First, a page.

Since the earliest CRM adoption period the industry has been plagued with high profile and frequent implementation failures. CRM implementation reports from Gartner Group and Meta Group highlight that:
- More than 50 per cent of all CRM implementations will be viewed as failures from a customer's point of view;
- 55-75 per cent of all CRM projects fail to meet their objectives;
- The majority of businesses implementing CRM systems will underestimate the costs of CRM projects by as much as 40-75 percent.
When comparing CRM implementation obstacles, regardless of hosted or non-hosted platform, user adoption has been a frequently cited and long-standing factor associated with troubled implementations. A Forrester Research study published in CRM magazine asked executives where they ran into trouble most often during CRM implementations. User adoption topped the list.
Source: Forrester Research and CRM magazine
Implementation Failure Factors
The Standish Group (www.standishgroup.com) has been doing surveys on all types of IT projects since 1994. Their research, published under the title CHAOS, reveals some facts that, to most, will be astonishing. The Standish Group CHAOS database shows a staggering 31.1 percent of projects being canceled before completion. Further results indicate 52.7 percent of projects cost 189 percent of their original estimates. The cost of these failures and overruns are just the tip of the proverbial iceberg. The lost opportunity costs are not measurable, but could easily be in the trillions of dollars.
For successful projects, the proportion of projects that are completed on time and on budget is only 16.2 percent. And, even when these projects are completed, many are no more than a mere shadow of their original specified requirements. Projects completed by the largest American companies have only about 42 percent of the originally proposed features and functions. Smaller companies do better, but there is still a pretty large gap. A total of 78.4 percent of their software projects will get deployed with only 74.2 percent of their original features and functions.
The Standish Group’s research shows that being over budget is common. Delivering projects late is normal. Delivering less functionality than was originally planned is nothing special. In short, project failure is almost standard operating procedure.
A number of studies have focused on why projects fail. A study from Peerstone Research (www.peerstone.com) focuses on projects that involve application software products and external services, commonly called implementation projects. This research tells us that the number one reason for obstacles to success is that senior executives fail to lead. However, the second through seventh reasons all focus on shortcomings on the part of the software or services vendor.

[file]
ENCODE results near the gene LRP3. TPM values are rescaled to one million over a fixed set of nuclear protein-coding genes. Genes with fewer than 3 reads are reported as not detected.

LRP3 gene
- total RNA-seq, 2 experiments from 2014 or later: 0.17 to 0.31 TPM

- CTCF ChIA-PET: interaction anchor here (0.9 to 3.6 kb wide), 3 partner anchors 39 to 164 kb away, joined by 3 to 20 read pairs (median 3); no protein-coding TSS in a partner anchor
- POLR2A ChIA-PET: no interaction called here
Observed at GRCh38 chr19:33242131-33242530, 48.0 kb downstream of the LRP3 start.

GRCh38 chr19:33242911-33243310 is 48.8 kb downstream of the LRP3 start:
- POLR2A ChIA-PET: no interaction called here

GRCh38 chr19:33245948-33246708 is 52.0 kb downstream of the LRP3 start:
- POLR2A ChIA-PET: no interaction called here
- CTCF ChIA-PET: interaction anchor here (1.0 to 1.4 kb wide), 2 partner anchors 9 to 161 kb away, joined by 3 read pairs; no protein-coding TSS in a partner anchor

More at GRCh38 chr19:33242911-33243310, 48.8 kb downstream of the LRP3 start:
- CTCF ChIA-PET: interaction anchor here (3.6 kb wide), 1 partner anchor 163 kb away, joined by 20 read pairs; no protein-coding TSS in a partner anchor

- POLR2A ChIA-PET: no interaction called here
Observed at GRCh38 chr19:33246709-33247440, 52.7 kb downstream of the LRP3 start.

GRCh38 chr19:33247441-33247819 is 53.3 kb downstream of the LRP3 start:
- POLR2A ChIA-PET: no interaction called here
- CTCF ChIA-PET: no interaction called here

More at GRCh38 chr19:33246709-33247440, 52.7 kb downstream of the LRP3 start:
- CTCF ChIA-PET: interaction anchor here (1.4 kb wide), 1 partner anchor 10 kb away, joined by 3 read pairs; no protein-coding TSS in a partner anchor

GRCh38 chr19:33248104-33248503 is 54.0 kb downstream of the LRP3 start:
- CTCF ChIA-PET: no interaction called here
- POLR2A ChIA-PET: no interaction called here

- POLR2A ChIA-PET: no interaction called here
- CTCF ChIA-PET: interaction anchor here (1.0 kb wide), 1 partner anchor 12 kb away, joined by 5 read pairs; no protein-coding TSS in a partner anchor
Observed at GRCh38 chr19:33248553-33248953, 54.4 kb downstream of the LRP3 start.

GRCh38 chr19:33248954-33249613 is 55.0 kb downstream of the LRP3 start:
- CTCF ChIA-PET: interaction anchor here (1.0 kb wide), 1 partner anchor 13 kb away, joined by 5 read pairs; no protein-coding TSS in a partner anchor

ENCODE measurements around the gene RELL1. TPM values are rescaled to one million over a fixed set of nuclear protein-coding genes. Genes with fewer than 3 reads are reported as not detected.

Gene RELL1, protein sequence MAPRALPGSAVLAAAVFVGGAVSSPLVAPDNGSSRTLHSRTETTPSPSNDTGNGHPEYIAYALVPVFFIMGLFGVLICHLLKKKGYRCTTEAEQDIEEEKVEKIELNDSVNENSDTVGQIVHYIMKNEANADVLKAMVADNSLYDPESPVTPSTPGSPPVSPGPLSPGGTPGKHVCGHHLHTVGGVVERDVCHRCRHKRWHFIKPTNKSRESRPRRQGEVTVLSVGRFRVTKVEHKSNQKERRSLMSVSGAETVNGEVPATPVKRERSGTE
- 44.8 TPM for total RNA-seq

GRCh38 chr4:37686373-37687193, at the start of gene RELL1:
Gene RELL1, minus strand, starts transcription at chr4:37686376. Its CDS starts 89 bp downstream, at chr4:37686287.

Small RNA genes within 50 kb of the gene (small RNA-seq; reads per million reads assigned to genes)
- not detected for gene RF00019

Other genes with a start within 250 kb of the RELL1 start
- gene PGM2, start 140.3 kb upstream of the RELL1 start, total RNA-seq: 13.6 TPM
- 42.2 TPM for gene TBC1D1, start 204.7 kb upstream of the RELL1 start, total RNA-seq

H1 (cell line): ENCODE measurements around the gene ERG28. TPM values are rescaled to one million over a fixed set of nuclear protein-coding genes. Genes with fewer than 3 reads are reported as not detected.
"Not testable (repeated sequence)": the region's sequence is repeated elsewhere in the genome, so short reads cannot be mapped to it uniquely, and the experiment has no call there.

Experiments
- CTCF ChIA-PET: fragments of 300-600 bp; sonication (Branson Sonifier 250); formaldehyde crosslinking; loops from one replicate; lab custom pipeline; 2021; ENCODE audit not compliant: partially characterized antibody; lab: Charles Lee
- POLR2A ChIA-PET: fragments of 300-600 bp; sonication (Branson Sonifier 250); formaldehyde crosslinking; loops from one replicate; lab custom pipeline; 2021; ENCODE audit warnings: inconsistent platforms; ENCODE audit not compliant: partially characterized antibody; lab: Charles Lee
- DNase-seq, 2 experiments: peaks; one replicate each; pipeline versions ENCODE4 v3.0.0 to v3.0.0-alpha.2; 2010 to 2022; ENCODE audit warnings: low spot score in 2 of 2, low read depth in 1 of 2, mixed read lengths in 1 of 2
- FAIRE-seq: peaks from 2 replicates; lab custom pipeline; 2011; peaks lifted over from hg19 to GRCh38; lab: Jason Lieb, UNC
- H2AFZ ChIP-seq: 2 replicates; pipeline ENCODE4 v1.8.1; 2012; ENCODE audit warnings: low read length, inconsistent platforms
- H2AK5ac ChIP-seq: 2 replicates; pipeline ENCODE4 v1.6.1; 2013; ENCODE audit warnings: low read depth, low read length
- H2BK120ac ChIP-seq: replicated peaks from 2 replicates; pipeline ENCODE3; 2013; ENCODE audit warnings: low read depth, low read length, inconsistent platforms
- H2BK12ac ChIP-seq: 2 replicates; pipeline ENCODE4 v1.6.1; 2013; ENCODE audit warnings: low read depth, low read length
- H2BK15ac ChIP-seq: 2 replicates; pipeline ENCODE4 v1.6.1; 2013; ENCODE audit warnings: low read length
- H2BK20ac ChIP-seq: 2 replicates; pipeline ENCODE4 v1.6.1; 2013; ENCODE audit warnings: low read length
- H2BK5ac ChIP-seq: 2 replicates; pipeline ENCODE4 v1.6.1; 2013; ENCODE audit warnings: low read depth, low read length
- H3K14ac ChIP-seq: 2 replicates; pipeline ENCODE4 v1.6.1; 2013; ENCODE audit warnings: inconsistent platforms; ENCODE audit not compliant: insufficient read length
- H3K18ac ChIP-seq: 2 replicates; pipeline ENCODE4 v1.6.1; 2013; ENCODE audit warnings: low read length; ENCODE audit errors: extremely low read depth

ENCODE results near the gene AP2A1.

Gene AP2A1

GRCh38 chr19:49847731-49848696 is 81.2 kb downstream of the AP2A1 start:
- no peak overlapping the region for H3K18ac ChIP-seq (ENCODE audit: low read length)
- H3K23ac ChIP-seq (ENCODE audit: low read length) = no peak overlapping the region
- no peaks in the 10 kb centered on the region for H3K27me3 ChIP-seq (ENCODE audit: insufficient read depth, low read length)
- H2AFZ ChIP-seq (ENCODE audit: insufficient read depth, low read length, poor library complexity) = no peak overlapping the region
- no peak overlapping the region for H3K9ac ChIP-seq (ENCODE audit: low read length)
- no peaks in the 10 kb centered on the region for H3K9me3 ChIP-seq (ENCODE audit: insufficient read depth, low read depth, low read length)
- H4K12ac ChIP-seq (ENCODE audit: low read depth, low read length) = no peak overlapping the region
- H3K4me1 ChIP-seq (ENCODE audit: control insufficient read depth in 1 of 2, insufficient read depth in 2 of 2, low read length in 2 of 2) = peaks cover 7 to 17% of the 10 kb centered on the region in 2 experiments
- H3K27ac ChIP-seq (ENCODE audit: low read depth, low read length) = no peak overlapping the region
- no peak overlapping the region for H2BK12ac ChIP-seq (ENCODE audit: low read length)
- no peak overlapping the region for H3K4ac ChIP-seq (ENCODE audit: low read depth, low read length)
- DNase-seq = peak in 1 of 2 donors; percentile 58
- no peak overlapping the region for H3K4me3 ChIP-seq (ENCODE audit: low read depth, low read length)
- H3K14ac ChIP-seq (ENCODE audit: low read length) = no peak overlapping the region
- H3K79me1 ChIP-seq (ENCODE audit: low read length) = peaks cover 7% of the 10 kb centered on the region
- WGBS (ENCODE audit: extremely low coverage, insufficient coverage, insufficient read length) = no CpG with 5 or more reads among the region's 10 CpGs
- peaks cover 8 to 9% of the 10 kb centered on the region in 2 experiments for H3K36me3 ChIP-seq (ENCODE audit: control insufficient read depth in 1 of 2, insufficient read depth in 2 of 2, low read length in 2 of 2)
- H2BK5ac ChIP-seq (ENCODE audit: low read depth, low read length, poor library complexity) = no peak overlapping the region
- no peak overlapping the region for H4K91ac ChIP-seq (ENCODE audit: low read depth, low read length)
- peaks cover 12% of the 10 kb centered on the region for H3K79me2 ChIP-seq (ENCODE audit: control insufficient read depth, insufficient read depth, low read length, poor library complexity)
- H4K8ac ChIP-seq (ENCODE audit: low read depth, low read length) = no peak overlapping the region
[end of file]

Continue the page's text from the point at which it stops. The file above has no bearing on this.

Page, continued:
- Lack of executive sponsorship and leadership
- Software and/or consulting vendor over promised
- Integrator cost out of control
- Unstable or buggy software
- Integrator doesn't understand client's business
- Software lacks key functionality
- Integrator staff lacks key skills or experience
- Internal staff lacks skills
- User adoption problems
- Integration with legacy systems too difficult
Although the number one reported cause of failure is senior executives failing to lead, we expect that this is rarely stated within enterprises with failed or challenged projects. Call it denial or politics; we expect the number one reason is usually left unstated. The result is that the blame falls to issues two through seven, where the blame is clearly placed outside of the organization on the software vendor or service provider.
The three highest risk software-specific implementation variables include the following:
- Software customization. Adding customization to an implementation increases the risk exponentially.
- Inexperienced software implementation consultants. Working with less than expert consultants increases risk significantly.
- Software integration. Software integration to legacy systems increases risk.
The Five Key Differentiaters Between CRM Failure and Success
Results from an IBM survey reveal how small changes can ensure big successes